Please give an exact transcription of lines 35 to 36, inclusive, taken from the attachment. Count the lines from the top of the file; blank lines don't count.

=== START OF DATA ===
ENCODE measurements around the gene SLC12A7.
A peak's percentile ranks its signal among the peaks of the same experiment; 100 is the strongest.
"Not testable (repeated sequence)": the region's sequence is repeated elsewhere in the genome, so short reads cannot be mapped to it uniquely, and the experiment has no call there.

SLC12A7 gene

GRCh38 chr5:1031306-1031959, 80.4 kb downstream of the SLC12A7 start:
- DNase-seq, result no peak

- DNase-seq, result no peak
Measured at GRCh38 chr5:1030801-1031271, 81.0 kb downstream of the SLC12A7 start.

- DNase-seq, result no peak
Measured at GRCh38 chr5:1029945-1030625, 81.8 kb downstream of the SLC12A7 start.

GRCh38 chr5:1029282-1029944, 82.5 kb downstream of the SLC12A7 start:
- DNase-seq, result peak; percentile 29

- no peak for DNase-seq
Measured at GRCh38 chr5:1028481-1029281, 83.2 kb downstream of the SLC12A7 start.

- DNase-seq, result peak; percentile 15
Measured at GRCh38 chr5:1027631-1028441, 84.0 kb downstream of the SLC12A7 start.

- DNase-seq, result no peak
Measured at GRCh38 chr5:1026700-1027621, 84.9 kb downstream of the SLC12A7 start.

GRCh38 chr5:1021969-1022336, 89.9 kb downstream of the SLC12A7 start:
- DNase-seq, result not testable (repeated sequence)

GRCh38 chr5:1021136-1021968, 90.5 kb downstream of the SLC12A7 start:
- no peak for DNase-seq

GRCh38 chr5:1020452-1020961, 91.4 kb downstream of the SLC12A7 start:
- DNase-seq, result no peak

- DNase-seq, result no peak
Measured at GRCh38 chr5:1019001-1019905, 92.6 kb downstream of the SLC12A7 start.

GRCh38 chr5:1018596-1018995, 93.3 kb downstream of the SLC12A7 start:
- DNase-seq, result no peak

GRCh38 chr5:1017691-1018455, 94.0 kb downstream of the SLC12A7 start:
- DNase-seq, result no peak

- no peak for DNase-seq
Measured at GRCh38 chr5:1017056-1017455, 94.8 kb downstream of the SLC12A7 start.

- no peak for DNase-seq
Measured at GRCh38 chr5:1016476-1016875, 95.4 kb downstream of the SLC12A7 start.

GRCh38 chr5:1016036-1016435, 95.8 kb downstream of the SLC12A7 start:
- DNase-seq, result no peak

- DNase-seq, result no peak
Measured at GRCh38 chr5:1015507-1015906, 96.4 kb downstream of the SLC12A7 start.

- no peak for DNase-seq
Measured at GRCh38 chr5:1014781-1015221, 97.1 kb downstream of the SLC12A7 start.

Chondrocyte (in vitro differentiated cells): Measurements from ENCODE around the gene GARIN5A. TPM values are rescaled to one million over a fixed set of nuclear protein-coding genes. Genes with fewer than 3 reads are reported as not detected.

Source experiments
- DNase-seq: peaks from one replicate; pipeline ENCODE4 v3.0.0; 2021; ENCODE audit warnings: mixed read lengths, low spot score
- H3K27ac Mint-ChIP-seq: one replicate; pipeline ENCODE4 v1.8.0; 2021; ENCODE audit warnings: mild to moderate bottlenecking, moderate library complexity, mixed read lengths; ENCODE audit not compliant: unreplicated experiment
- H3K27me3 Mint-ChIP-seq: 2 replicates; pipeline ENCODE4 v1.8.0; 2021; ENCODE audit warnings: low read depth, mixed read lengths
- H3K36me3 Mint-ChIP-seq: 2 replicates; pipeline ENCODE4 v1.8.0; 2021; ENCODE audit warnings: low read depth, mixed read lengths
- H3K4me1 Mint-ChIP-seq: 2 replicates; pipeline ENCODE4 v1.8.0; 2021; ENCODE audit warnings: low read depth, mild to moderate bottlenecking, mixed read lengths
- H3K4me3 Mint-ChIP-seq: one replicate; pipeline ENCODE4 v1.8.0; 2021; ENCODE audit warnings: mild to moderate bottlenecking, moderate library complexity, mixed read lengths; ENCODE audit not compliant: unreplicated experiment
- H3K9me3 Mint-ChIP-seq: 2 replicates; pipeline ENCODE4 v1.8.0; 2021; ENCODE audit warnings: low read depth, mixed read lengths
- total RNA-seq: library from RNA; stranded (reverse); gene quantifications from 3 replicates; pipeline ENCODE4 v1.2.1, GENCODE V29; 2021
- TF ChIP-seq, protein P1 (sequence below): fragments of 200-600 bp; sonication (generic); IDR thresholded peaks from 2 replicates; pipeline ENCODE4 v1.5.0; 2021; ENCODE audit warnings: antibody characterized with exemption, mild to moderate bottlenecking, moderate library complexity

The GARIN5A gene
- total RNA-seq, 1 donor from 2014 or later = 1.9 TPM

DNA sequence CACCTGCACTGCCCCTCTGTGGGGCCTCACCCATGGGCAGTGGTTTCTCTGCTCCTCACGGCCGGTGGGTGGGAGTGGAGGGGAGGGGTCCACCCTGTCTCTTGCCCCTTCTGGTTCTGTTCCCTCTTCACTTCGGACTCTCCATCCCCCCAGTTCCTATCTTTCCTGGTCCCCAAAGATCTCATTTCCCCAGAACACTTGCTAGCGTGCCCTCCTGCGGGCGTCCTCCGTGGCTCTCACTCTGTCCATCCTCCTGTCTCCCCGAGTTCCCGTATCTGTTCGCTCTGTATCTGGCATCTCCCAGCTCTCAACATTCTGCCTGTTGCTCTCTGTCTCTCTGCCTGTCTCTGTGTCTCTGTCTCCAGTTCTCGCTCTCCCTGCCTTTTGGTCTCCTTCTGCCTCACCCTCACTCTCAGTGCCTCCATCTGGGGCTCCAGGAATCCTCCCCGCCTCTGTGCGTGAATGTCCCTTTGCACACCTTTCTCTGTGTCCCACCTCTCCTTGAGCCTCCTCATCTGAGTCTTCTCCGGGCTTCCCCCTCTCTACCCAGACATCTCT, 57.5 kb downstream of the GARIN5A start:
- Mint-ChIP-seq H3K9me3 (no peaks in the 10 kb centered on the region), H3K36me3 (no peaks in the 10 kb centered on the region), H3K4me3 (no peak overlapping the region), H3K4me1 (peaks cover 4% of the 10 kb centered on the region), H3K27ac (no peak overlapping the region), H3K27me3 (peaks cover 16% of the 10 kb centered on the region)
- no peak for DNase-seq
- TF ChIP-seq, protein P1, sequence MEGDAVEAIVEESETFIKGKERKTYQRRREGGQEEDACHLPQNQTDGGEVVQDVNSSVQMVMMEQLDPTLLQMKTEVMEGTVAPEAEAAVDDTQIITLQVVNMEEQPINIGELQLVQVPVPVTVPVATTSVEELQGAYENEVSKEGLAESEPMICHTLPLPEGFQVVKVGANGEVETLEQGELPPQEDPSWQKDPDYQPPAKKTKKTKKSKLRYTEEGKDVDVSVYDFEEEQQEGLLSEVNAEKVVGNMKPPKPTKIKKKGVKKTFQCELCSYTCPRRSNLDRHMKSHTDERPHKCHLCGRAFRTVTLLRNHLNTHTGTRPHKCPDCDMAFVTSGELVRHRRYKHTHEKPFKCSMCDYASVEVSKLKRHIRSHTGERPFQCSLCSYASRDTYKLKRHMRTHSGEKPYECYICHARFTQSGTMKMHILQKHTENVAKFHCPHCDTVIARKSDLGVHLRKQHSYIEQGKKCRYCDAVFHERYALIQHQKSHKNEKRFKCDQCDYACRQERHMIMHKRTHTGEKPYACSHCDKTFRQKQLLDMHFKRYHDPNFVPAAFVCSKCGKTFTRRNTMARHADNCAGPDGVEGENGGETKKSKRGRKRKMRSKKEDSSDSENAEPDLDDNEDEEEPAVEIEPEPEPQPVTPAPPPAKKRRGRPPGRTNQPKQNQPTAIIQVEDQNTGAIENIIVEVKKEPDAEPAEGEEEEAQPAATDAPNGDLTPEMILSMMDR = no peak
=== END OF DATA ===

GRCh38 chr5:1016036-1016435, 95.8 kb downstream of the SLC12A7 start:
- DNase-seq, result no peak